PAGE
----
More recently, researchers have discovered that this particular herb can be of assistance to those who have blood disorders, particularly in respect of circulation. Consumption of sage tea for those who have these heart related problems can therefore be beneficial for the sufferer.
For women going through the menopause it has been found that sage tea can help to reduce the hot flushes that occur during this period of their live, and it can also help to relieve the stress and feelings of depressions that often occur during the change cycle.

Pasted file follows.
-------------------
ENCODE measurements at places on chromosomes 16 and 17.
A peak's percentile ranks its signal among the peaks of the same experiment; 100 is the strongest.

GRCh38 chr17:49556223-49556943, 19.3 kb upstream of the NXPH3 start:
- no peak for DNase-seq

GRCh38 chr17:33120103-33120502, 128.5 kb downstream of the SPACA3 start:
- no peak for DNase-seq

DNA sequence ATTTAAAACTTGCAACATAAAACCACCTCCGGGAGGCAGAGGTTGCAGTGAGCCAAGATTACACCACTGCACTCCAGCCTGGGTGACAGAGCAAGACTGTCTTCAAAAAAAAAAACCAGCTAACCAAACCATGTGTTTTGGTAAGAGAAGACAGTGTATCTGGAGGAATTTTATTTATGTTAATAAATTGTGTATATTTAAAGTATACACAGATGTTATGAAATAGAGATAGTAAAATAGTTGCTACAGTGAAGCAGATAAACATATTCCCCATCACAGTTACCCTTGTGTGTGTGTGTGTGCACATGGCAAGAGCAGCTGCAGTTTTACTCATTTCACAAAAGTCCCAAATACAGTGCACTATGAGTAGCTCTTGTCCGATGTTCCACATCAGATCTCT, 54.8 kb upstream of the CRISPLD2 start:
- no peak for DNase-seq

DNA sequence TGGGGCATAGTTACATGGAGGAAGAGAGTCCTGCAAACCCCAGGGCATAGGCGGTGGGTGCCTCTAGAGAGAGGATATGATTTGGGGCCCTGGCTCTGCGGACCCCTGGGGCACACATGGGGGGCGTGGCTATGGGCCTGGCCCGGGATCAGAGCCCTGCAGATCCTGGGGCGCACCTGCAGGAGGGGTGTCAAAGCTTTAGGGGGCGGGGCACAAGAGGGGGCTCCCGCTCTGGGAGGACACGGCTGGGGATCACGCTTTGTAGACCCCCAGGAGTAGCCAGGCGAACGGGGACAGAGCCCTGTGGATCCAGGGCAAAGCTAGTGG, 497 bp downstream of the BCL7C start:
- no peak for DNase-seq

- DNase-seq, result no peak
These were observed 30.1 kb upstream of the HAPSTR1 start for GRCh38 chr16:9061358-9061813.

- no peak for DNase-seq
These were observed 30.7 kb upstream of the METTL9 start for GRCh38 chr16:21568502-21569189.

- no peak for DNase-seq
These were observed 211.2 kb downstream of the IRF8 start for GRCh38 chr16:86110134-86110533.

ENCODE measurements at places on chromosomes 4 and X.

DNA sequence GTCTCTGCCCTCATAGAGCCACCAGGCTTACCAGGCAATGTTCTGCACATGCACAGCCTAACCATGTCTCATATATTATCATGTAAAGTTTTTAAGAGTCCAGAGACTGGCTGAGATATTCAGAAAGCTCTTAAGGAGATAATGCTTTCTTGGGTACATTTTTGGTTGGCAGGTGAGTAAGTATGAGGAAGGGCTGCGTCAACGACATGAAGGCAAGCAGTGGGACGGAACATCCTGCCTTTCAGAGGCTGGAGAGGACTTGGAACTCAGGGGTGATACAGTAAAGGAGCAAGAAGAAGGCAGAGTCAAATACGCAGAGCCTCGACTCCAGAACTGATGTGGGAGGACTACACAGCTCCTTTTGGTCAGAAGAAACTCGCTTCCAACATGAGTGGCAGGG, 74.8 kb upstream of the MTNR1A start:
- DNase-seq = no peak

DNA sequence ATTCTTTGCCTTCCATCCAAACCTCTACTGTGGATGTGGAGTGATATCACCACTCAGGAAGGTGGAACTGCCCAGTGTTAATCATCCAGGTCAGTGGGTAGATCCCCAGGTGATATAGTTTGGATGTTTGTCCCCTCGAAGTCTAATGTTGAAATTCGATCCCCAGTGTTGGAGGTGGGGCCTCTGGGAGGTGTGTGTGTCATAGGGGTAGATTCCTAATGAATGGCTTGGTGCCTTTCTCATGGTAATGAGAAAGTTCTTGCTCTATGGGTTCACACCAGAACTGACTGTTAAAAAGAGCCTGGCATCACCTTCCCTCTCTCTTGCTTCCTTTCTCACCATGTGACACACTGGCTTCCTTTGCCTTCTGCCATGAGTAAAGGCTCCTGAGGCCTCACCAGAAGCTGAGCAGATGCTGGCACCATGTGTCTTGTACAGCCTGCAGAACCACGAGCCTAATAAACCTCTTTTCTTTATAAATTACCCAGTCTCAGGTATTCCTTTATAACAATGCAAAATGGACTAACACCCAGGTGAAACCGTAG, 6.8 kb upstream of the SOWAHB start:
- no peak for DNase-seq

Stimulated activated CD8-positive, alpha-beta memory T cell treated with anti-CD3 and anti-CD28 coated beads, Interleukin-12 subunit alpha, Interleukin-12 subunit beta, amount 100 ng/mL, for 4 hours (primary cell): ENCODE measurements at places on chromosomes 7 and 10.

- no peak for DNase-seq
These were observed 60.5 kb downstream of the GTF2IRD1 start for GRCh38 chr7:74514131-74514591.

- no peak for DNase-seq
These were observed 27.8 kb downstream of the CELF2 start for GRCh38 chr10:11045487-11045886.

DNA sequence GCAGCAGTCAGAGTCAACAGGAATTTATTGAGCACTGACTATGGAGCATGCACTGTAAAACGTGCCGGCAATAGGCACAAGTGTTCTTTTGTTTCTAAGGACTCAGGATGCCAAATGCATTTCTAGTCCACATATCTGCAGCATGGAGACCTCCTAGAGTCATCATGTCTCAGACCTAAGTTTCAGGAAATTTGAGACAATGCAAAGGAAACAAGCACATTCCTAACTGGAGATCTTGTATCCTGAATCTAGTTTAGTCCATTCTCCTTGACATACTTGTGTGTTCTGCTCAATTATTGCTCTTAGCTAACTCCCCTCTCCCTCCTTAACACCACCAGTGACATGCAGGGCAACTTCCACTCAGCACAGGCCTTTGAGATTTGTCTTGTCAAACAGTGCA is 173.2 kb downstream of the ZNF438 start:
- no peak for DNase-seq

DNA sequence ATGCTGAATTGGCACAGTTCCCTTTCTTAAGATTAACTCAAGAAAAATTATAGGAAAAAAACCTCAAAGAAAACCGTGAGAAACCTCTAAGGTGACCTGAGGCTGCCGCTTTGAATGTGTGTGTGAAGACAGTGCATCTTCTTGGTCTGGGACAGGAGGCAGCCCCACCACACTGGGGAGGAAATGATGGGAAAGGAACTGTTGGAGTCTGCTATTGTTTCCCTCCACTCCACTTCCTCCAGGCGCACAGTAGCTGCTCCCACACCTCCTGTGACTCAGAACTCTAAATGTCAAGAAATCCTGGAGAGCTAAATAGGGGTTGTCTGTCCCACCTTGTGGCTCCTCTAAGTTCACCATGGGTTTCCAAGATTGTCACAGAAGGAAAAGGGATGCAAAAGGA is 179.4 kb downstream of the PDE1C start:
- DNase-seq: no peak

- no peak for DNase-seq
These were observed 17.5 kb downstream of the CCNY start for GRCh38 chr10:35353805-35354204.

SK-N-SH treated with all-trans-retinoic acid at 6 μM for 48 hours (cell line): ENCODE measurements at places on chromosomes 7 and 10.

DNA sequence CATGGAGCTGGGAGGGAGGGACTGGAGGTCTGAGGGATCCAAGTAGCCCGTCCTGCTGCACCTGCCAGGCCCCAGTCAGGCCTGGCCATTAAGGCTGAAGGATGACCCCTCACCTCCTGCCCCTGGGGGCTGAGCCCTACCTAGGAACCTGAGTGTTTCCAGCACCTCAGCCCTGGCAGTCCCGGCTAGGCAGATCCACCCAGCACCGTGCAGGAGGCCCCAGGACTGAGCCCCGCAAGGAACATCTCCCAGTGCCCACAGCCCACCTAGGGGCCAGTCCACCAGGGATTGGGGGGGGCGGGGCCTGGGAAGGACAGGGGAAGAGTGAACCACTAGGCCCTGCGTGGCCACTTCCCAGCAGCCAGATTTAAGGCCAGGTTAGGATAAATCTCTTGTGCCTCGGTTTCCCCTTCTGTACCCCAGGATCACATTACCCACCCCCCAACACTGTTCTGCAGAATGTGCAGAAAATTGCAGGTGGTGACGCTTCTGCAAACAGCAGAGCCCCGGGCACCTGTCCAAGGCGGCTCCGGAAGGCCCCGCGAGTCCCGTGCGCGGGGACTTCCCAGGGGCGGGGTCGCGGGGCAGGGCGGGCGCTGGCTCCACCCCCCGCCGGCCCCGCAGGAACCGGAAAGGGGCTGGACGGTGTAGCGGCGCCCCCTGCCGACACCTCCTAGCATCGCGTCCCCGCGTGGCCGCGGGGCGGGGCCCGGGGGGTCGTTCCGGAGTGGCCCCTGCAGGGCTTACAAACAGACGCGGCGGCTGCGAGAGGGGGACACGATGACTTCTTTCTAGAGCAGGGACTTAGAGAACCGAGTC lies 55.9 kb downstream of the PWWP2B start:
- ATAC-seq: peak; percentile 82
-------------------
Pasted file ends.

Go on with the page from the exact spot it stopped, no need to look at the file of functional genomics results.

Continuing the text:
Mental and psychological relaxation & Health
Because of the stimulating properties of sage, in tea form it also acts as a tonic and therefore can help to combat a number of mental and psychological conditions. For example, it stimulates the nervous system and, as a result, is useful in reducing the symptoms of stress, tiredness and depression as well as aiding sleep and helping the user to relax.
Furthermore, these qualities also serve to improve brain functions and scientists believe that, in this respect, it might have an impact upon the onset of later age diseases such as dementia and Alzheimer’s.
Despite the above-mentioned benefits of sage tea, it is also important to caution that the tea should not be taken by people who have certain conditions and allergies. For example, it should be avoided by women who are pregnant or breast-feeding a child. The same applies to those who suffer from seizures, for example epilepsy, and those who have allergic reactions to herbs within the mint family.